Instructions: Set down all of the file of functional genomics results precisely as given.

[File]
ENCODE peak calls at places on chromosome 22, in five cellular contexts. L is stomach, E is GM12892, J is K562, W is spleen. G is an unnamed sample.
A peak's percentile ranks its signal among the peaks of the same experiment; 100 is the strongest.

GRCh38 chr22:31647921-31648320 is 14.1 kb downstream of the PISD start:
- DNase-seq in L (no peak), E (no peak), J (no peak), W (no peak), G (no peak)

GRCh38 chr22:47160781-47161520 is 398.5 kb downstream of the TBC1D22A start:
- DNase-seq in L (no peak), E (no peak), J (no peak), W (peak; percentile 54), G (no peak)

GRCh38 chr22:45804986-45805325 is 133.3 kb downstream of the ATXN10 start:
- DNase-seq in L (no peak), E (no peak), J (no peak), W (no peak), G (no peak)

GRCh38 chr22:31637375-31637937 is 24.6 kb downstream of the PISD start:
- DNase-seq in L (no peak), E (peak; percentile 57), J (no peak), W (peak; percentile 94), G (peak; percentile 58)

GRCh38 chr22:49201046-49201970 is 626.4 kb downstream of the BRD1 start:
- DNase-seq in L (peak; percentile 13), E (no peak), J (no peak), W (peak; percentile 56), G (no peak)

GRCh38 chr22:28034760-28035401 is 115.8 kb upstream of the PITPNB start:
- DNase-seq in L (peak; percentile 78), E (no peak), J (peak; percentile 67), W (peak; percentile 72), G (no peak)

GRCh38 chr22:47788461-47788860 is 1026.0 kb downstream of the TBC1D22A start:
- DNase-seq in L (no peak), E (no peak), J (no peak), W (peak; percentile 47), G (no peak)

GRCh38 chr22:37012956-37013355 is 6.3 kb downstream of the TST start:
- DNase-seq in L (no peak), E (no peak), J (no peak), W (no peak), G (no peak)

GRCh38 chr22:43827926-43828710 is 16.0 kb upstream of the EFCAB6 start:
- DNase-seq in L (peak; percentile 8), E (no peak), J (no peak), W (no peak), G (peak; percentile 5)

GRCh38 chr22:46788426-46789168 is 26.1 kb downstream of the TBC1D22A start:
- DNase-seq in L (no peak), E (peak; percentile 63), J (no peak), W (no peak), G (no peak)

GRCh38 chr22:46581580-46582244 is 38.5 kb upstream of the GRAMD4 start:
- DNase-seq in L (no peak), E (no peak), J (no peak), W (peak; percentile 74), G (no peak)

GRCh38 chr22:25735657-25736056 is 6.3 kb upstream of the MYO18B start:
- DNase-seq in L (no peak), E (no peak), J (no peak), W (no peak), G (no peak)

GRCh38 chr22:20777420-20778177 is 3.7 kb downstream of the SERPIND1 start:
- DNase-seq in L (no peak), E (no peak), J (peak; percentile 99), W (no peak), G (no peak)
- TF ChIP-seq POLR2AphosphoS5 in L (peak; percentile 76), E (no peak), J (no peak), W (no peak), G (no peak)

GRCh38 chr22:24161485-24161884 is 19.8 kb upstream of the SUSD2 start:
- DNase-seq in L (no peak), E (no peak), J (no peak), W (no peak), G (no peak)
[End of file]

ENCODE peak calls at places on chromosome 22, in five cellular contexts. L is stomach, E is GM12892, J is K562, W is spleen. G is an unnamed sample.
A peak's percentile ranks its signal among the peaks of the same experiment; 100 is the strongest.

GRCh38 chr22:31647921-31648320 is 14.1 kb downstream of the PISD start:
- DNase-seq in L (no peak), E (no peak), J (no peak), W (no peak), G (no peak)

GRCh38 chr22:47160781-47161520 is 398.5 kb downstream of the TBC1D22A start:
- DNase-seq in L (no peak), E (no peak), J (no peak), W (peak; percentile 54), G (no peak)

GRCh38 chr22:45804986-45805325 is 133.3 kb downstream of the ATXN10 start:
- DNase-seq in L (no peak), E (no peak), J (no peak), W (no peak), G (no peak)

GRCh38 chr22:31637375-31637937 is 24.6 kb downstream of the PISD start:
- DNase-seq in L (no peak), E (peak; percentile 57), J (no peak), W (peak; percentile 94), G (peak; percentile 58)

GRCh38 chr22:49201046-49201970 is 626.4 kb downstream of the BRD1 start:
- DNase-seq in L (peak; percentile 13), E (no peak), J (no peak), W (peak; percentile 56), G (no peak)

GRCh38 chr22:28034760-28035401 is 115.8 kb upstream of the PITPNB start:
- DNase-seq in L (peak; percentile 78), E (no peak), J (peak; percentile 67), W (peak; percentile 72), G (no peak)

GRCh38 chr22:47788461-47788860 is 1026.0 kb downstream of the TBC1D22A start:
- DNase-seq in L (no peak), E (no peak), J (no peak), W (peak; percentile 47), G (no peak)

GRCh38 chr22:37012956-37013355 is 6.3 kb downstream of the TST start:
- DNase-seq in L (no peak), E (no peak), J (no peak), W (no peak), G (no peak)

GRCh38 chr22:43827926-43828710 is 16.0 kb upstream of the EFCAB6 start:
- DNase-seq in L (peak; percentile 8), E (no peak), J (no peak), W (no peak), G (peak; percentile 5)

GRCh38 chr22:46788426-46789168 is 26.1 kb downstream of the TBC1D22A start:
- DNase-seq in L (no peak), E (peak; percentile 63), J (no peak), W (no peak), G (no peak)

GRCh38 chr22:46581580-46582244 is 38.5 kb upstream of the GRAMD4 start:
- DNase-seq in L (no peak), E (no peak), J (no peak), W (peak; percentile 74), G (no peak)

GRCh38 chr22:25735657-25736056 is 6.3 kb upstream of the MYO18B start:
- DNase-seq in L (no peak), E (no peak), J (no peak), W (no peak), G (no peak)

GRCh38 chr22:20777420-20778177 is 3.7 kb downstream of the SERPIND1 start:
- DNase-seq in L (no peak), E (no peak), J (peak; percentile 99), W (no peak), G (no peak)
- TF ChIP-seq POLR2AphosphoS5 in L (peak; percentile 76), E (no peak), J (no peak), W (no peak), G (no peak)

GRCh38 chr22:24161485-24161884 is 19.8 kb upstream of the SUSD2 start:
- DNase-seq in L (no peak), E (no peak), J (no peak), W (no peak), G (no peak)